BREAKING: Someone hacked the twitter account of NCW chairperson Rekha Sharma & write against PM Narendra Modi.
Nowadays it has become very common for anyone to hack any social media account, in such a situation, another circumstances came in front of us where PM Narendra Modi himself said that someone had hacked his website twitter account and wrote anything from their account which is inappropriate.
A series of tweets were sent from the account asking followers to donate cryptocurrency to a relief fund.
Twitter said it was aware of the activity and had taken steps to secure the compromised account.
This is the latest high-profile Twitter security breach after similar attacks in July on US presidential hopeful Joe Biden and Tesla founder Elon Musk.
The account, with more than 2.5m followers, is the official Twitter handle for Mr Modi's personal website.
His personal Twitter account, which was unaffected by this incident, has more than 61m followers.
Meanwhile, A video of President Trump addressing an October 19 campaign rally and saying, “nobody gets hacked” has gone viral, as reported by Kate O’Flaherty. This is not surprising, given the actual video clip goes on to claim that hackers have an IQ of 197 and need “about 15% of your password” to succeed.
It seems that this particular line of thought was sparked by C-SPAN political editor Steve Scully admitting to lying about his own Twitter account being hacked.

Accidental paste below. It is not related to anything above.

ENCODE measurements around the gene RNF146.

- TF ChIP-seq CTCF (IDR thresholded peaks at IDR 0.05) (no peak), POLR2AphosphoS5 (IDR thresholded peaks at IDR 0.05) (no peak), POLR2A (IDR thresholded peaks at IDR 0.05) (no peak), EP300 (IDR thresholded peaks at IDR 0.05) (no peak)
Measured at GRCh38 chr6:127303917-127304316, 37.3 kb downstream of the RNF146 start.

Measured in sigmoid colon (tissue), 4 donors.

The ridiculousness of the comments aside, the Trump video clip immediately reminded me of a story I reported earlier this year: Can You Guess Trump’s Twitter Password?
Now, objecting to such a situation, NCW Chair Person Rekha Sharma has also said that her Twitter account was hacked and her Twitter account also made objectionable tweets about Prime Minister Narendra Modi.
She Wrote on Twitter,
"Someone hacked my account and tweeted against @narendramodi. Infect I was in flight when this was tweeted. How mischievous people are. Coming from #Maharashtra and can understand why it happened."
Twitter says the hack that compromised the accounts of some of its most high-profile users targeted 130 people. The hackers were able to reset the passwords of 45 of those accounts.
The San Francisco-based company said in a blog post Saturday that for up to eight of these accounts the attackers also downloaded the account's information through the "Your Twitter Data" tool. None of the eight were verified accounts, Twitter said, adding that it is contacting the owners of the affected accounts.